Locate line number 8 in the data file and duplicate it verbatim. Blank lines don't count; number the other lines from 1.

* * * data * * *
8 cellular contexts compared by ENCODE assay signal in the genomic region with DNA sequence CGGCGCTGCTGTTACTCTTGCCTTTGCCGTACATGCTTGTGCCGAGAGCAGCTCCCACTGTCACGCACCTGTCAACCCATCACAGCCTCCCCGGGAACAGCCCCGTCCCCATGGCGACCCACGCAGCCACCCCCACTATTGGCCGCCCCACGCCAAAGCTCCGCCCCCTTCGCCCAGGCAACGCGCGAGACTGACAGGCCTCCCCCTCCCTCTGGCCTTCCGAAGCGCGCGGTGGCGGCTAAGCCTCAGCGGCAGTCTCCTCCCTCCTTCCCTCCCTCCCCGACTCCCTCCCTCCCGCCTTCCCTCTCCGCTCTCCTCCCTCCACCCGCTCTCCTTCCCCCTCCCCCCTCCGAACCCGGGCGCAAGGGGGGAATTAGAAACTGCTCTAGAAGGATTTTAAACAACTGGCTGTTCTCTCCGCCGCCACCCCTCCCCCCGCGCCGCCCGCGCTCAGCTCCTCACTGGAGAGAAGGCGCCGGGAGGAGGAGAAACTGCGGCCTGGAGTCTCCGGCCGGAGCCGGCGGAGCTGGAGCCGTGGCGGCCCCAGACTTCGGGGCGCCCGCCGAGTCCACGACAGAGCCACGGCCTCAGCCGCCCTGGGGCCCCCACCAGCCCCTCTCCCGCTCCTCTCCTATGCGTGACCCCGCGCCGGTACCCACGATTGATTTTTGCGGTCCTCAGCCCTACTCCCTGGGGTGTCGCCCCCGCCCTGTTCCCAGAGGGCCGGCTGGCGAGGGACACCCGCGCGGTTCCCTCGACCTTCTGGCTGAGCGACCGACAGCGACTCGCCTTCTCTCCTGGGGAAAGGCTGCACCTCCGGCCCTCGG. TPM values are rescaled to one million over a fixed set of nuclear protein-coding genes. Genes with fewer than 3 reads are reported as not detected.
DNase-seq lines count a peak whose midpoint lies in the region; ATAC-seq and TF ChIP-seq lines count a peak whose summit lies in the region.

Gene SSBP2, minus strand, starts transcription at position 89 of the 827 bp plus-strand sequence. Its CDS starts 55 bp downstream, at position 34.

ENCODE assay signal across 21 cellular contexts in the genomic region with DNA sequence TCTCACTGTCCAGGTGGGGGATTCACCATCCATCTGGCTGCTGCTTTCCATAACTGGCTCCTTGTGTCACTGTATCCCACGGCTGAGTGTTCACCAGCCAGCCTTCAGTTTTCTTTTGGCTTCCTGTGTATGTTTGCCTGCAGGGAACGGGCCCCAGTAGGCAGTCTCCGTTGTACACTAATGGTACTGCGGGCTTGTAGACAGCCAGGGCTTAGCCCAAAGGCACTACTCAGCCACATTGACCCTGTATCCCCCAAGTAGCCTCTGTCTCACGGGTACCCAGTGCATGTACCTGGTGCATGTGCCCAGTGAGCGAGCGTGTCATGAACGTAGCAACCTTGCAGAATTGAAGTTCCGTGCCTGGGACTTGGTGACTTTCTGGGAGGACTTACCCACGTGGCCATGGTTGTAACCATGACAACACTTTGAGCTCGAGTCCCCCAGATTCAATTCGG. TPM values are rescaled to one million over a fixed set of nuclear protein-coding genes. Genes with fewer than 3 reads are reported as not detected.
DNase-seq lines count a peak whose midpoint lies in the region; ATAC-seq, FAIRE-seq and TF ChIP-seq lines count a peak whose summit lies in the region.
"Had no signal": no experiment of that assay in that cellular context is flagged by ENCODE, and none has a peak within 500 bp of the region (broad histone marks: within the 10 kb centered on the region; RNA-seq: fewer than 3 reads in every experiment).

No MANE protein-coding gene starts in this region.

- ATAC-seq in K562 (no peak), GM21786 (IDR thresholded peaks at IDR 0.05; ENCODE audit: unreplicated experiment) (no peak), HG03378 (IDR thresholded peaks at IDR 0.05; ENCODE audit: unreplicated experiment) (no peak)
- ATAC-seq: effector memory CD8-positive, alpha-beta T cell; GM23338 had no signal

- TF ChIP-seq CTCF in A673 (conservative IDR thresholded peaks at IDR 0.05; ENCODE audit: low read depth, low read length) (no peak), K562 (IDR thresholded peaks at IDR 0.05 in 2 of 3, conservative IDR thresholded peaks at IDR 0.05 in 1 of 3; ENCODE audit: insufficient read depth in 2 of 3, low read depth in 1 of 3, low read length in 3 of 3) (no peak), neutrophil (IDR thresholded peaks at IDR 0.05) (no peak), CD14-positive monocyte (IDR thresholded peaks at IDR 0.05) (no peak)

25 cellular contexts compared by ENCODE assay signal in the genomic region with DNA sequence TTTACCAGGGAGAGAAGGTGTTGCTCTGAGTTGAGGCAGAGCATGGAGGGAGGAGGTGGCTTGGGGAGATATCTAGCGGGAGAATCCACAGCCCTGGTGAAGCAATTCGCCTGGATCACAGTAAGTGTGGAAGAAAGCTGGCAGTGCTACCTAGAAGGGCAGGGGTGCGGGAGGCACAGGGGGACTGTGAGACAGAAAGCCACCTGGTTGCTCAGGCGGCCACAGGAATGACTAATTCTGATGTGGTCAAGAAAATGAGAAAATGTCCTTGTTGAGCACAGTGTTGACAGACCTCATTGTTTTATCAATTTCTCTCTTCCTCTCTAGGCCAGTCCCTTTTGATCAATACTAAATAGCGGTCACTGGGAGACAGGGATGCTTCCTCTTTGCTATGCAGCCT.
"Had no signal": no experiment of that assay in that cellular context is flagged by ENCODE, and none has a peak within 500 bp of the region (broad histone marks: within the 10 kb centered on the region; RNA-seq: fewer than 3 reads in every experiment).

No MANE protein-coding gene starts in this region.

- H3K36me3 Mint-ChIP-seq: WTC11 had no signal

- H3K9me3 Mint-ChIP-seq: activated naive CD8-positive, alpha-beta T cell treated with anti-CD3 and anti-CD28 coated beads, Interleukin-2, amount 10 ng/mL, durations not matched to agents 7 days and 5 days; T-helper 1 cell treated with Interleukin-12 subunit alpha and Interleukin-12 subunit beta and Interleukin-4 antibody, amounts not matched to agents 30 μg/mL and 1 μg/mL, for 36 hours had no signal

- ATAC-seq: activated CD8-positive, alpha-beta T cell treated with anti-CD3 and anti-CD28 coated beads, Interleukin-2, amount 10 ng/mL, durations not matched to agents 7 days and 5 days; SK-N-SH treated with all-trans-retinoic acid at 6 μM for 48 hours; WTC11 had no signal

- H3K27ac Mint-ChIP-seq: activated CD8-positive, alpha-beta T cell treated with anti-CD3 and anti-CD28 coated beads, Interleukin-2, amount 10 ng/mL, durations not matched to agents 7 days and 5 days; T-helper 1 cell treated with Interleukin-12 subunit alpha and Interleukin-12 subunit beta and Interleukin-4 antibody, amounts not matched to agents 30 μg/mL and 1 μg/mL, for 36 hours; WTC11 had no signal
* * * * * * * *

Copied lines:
- ATAC-seq in K562 (no peak), GM21786 (IDR thresholded peaks at IDR 0.05; ENCODE audit: unreplicated experiment) (no peak), HG03378 (IDR thresholded peaks at IDR 0.05; ENCODE audit: unreplicated experiment) (no peak)